Updated: 04/10/17 : 06:12:50Printable Version
Around 3,800 appeals, including dozens from Sligo, against fixed-charge notices wrongly issued to motorists will come before the courts in the run-up to Christmas.Acting Garda Commissioner Dónall Ó Cúalain will today apologise for the issues surrounding the Fixed Charge Processing System (FCPS) and fake breath tests.
He will admit there were "major failings" with how gardaí dealt with both issues "over a significant period of time".Independent.ie
reports that Mr Ó Cúalain will tell the Oireachtas Justice Committee that he is prepared to co-operate with all oversight bodies who review the work of An Garda Síochána.
When she retired last month Nóirín O'Sullivan cited the "unending cycle of requests, questions, instructions and public hearings involving various agencies, including the Public Accounts Committee, the Justice and Equality Committee, the Policing Authority, and various other inquiries" as a significant impediment on her ability to do her job.However, Mr Ó Cúalain will say the force's interactions with the various agencies "should result in an improvement in the service we provide to the public".
"We fully recognise that we need to change. We need to change our culture," he will say.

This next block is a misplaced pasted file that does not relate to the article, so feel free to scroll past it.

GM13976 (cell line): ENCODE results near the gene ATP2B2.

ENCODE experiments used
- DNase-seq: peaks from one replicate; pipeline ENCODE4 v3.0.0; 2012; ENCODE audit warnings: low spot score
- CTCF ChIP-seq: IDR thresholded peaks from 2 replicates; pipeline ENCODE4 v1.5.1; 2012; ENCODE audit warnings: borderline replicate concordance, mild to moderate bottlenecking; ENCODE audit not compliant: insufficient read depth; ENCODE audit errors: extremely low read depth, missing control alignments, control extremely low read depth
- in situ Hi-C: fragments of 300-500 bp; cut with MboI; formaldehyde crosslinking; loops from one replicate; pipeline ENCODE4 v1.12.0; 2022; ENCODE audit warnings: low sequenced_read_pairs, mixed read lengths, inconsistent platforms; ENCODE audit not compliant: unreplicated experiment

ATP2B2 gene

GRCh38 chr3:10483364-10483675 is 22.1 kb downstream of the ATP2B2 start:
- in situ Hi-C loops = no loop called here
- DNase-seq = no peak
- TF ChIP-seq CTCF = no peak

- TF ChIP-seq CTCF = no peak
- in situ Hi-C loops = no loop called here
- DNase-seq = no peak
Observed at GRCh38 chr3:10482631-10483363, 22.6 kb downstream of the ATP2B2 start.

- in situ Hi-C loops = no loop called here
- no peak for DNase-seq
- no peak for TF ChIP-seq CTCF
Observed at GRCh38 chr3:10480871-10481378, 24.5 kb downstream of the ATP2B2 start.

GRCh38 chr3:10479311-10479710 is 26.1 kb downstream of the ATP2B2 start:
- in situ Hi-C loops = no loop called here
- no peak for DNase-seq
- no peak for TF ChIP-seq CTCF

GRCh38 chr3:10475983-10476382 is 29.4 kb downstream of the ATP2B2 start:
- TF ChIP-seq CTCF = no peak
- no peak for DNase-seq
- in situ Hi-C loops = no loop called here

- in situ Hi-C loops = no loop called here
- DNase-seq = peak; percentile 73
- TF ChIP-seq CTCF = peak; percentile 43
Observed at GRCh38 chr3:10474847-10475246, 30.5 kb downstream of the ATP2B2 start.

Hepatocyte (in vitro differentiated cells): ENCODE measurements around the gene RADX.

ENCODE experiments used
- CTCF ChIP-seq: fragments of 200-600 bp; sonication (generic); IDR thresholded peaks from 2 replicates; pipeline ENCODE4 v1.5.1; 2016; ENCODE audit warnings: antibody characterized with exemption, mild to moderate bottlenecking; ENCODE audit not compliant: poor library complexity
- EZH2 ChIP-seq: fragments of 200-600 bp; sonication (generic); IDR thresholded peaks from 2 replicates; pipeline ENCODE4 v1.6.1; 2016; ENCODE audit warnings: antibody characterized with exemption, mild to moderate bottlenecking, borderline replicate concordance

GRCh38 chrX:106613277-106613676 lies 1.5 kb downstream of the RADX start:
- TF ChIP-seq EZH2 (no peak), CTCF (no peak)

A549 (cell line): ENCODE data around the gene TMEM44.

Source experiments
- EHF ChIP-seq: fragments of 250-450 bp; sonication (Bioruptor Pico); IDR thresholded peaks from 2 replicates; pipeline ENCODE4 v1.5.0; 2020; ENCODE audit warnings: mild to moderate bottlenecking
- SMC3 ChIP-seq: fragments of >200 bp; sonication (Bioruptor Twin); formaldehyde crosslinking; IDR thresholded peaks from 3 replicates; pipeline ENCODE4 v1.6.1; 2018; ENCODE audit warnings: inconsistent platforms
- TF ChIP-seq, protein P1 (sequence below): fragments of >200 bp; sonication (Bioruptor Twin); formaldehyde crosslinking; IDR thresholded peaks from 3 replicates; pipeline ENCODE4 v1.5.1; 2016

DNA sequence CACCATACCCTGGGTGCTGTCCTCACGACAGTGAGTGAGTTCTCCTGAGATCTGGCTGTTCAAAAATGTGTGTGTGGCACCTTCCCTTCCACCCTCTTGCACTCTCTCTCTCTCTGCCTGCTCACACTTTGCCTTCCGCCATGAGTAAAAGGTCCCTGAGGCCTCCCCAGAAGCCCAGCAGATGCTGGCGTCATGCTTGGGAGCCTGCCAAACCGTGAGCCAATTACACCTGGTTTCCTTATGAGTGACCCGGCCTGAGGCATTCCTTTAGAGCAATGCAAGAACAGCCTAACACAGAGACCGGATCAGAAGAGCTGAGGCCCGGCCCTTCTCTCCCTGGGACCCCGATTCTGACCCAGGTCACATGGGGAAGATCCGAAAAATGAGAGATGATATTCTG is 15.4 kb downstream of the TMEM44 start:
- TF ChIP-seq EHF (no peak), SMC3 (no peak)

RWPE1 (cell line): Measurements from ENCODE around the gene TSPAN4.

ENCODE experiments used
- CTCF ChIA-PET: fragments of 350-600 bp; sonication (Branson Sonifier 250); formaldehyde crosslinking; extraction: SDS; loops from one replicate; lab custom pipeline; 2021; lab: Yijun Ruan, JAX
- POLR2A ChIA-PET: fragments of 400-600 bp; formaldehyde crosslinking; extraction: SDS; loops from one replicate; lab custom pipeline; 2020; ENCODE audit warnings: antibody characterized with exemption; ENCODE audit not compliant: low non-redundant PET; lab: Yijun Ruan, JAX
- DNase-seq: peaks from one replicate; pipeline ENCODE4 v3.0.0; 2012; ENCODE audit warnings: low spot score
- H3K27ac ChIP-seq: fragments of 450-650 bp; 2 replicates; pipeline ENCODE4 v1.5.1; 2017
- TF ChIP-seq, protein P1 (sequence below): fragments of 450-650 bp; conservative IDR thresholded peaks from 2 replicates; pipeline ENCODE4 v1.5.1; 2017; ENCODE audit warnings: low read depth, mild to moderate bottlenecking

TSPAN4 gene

In an opening statement to the committee, seen by the Irish Independent, he will also update politicians on the efforts being made to correct the misapplication of penalty points to 11,924 people since 2006.
Gardaí have now examined 99pc of these cases and are working with the Court Service to ensure all wrongful convictions are appealed."In July 2017, we brought 67 test appeal cases before the Dublin Circuit Court to be heard by the president of the Circuit Court," Mr Ó Cúalain will say.
"All of the cases were successfully appealed and the Court Service is in the process of updating the records of those concerned and returning fines paid."
A further 3,800 are scheduled to be heard in Circuit Courts in December 2017, he will say.
In relation to fake breath tests Mr Ó Cúalain will outline measures taken over the summer to "address the deficiencies" highlighted by the scandal.
A change to Pulse in August means that only essential data is now collected; the Medical Bureau of Road Safety has commenced a tender process for new Drager devices which will improve recording; and improved training methods are being developed.